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“In A Partisan League Of His Own”: Alito, Doing Everything He Can To Be ‘A Corporation’s Best Friend’

On Monday morning, around 10 a.m. ET, much of the nation’s political and legal world turned to Scotusblog to learn the outcome of two of the year’s biggest Supreme Court cases. Moments later, the blog told us that Justice Samuel Alito was delivering both rulings.

And it was at this point that everyone immediately knew that conservatives had won both cases.

What about the possibility of a surprise? How could everyone be absolutely certain that Alito would side with the right? Was it really so inconceivable that Alito would honor precedent and play against type?

Actually, yes, it was inconceivable.

Ian Millhiser made a compelling case today that Alito is “the most partisan” justice on the bench, making it pretty clear what to expect when he’s written a ruling.

According to data by Washington University Professor Lee Epstein, Alito is more likely to cast a conservative vote than anyone else on the Court.

To be fully precise, that does not make Alito the Court’s most conservative member. That honor belongs to Justice Clarence Thomas, who is the only member of the Court who openly pines for the days when federal child labor laws were considered unconstitutional. Yet, while Alito can’t match Thomas’s radicalism, he is far and away the most partisan member of the Court.

To explain this distinction, Thomas is not a partisan. He is an ideologue. His decisions are driven by a fairly coherent judicial philosophy which would often read the Constitution in much the same way that it was understood in 1918.  While this methodology typically leads him to conservative results, it does occasionally align him with the Court’s liberals…. What makes Alito a partisan is that there is no similar case where his judicial philosophy drove him to a result that put him at odds with his fellow conservatives.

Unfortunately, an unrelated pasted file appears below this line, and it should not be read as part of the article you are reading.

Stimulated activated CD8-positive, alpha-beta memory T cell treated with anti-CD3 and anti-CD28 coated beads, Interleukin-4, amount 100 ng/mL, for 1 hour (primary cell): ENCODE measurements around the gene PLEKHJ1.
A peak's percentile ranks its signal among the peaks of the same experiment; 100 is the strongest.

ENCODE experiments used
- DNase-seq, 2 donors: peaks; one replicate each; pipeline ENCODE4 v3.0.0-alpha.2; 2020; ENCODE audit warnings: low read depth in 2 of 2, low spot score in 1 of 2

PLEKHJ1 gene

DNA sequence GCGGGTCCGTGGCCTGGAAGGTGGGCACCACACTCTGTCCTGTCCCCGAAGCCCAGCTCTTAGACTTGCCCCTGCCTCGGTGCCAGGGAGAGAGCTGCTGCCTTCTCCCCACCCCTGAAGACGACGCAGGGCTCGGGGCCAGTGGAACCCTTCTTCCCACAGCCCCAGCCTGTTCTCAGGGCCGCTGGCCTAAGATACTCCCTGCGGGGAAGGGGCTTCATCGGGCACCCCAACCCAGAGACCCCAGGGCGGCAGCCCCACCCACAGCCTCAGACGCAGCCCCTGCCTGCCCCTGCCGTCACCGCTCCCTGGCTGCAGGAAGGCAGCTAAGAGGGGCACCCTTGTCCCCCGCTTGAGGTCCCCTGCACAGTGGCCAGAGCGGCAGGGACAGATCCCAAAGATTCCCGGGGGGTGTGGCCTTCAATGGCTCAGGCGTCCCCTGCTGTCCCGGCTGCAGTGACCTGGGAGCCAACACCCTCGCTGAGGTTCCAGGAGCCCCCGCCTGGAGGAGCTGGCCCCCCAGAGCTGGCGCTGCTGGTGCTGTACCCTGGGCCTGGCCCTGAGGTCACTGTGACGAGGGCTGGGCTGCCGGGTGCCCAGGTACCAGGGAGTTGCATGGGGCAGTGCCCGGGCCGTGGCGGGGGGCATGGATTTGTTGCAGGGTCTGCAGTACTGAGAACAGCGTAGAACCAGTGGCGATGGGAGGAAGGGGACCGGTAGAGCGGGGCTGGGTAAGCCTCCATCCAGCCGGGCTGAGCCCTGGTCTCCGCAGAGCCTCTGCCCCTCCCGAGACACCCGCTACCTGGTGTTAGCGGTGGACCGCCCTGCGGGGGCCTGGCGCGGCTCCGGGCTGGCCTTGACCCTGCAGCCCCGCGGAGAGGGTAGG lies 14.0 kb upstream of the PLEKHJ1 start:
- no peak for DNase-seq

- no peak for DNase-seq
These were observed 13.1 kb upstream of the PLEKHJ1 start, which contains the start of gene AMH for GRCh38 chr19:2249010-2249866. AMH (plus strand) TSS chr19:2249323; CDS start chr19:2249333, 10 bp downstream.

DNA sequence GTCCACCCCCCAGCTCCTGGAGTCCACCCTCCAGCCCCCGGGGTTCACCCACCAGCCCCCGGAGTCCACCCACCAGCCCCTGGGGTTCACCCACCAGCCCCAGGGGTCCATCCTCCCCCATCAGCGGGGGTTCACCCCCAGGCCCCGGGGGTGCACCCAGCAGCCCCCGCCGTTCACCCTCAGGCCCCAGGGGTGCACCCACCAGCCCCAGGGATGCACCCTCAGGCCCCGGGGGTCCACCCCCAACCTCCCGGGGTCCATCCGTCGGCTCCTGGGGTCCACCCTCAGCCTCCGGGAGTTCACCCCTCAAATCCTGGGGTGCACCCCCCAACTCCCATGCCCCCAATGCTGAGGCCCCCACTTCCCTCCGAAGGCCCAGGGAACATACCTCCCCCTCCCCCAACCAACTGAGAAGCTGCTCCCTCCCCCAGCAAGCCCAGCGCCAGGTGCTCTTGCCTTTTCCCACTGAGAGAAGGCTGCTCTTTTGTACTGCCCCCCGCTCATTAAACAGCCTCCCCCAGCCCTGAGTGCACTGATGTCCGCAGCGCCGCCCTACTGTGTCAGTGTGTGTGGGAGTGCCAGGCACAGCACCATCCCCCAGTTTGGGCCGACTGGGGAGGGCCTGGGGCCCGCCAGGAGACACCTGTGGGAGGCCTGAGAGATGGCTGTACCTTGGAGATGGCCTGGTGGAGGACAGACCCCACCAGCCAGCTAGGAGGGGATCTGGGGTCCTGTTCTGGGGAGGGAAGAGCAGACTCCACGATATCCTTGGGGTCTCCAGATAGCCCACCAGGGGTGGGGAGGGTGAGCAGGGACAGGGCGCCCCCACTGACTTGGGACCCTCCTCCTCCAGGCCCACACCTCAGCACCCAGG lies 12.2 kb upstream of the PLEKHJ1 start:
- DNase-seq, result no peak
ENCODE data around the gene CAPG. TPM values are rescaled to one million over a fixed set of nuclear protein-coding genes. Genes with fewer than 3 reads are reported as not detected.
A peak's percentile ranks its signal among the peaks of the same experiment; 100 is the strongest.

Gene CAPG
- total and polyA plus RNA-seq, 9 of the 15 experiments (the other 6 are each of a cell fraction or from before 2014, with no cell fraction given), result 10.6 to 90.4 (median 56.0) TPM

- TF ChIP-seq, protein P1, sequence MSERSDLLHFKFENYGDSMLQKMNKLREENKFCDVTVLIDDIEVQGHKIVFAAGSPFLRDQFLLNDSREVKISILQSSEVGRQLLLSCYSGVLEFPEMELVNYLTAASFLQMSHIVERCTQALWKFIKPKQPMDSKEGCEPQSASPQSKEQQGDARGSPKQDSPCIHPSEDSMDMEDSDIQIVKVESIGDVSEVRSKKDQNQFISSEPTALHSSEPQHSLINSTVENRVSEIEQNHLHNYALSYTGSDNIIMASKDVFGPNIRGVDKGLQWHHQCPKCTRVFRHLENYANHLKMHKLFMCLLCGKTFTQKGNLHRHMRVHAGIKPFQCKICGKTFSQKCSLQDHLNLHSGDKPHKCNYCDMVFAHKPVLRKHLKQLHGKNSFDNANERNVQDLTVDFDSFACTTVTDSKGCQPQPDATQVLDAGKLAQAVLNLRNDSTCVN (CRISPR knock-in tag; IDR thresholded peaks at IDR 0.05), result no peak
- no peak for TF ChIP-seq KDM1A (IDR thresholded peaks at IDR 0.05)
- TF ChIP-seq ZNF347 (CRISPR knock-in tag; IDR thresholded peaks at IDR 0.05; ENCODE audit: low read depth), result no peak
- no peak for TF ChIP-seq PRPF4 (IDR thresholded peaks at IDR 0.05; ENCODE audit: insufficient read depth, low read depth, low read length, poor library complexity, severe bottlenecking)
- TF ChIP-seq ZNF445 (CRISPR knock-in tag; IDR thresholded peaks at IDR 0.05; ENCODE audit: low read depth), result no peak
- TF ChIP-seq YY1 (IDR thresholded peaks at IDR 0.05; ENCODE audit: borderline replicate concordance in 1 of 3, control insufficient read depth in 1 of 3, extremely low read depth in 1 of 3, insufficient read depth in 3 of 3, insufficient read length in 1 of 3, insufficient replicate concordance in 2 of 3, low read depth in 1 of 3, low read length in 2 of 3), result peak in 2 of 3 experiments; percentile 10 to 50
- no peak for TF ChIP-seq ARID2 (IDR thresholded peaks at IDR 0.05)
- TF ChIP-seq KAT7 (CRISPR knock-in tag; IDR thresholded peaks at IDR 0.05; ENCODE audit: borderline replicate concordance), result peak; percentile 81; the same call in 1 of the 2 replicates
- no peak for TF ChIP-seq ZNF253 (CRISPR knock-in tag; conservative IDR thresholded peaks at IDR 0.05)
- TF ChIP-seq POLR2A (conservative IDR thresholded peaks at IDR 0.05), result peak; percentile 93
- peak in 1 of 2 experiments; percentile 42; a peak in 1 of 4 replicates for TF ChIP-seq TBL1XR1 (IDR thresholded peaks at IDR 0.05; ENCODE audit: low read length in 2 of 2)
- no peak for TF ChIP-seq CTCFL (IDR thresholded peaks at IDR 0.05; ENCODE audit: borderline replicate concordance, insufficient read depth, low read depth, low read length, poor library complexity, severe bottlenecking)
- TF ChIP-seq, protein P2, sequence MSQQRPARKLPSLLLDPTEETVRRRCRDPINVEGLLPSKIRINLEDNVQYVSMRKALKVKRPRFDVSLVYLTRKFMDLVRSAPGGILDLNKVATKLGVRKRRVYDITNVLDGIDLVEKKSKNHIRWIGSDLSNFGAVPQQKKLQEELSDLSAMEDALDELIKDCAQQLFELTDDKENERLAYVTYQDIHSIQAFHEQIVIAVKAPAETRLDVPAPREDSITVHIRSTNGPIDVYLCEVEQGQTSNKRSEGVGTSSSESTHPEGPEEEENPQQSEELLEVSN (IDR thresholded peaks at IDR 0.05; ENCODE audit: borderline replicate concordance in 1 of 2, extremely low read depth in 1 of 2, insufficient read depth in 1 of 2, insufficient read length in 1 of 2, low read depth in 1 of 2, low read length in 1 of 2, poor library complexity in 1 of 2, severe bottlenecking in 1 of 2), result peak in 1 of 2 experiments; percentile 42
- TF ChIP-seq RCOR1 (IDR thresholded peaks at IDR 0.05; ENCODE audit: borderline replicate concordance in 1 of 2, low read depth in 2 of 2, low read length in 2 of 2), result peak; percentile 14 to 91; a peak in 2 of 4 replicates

To put this in perspective, note that Millhiser highlighted a striking detail: Alito is the only sitting justice who has never crossed over – in effect, breaking ranks with the usual ideological allies – in a closely divided case.

Nine years ago, you’ll recall that Alito was not George W. Bush’s first choice. Rather, the Republican president initially nominated Harriet Miers, the White House counsel at the time, for the lifetime appointment on the high court.

It was among the more foolish decisions Bush made, which ended in an embarrassing withdrawal.

Miers was obviously unqualified, but Bush’s second choice, Sam Alito, is in many ways worse.

Millhiser’s indictment on Alito’s partisanship, his activism, his reliance on a raw political perspective, his desire to be “a corporation’s best friend,” makes a persuasive case and is worth checking out.

 

By: Steve Benen, The Maddow Blog, July 2, 2014

July 6, 2014 Posted by | Corporations, Samuel Alito | , , , , , | Leave a comment

“Selective Memory Loss”: Romney Defended Bush’s Invocation Of Executive Privilege

When the Obama administration announced last week that it would invoke executive privilege and not release some documents related to the “Fast and Furious” operation, Mitt Romney’s campaign was quick to call the president a hypocrite. But in 2007, Romney endorsed a similar move by a Republican administration.

Romney spokeswoman Andrea Saul attacked the Obama administration’s executive privilege claim last Wednesday in a statement, saying “President Obama’s pledge to run the most open and transparent administration in history has turned out to be just another broken promise.”

But as Congress sought to compel President George W. Bush’s administration to allow Karl Rove and Harriet Miers to cooperate with an investigation into the U.S. Attorney’s scandal, Romney could not have been more forceful in his support for the executive privilege claim. Asked by a conservative radio show how whether he agreed with President Bush’s decision to simply ignore the subpoenas, Romney said:

Yeah, he’s got a responsibility to protect executive privilege. That’s just part of preserving the powers of the presidency… He should do what he thinks is the right thing with regards to members of his team but preserve executive privilege.

The Bush administration asserteddeliberative process privilege” in that case — the same privilege being cited here for the Department of Justice “Fast and Furious” documents.

 

By: Josh Israel, Think Progress, June 26, 2012

June 27, 2012 Posted by | Election 2012 | , , , , , , , , | 1 Comment

   

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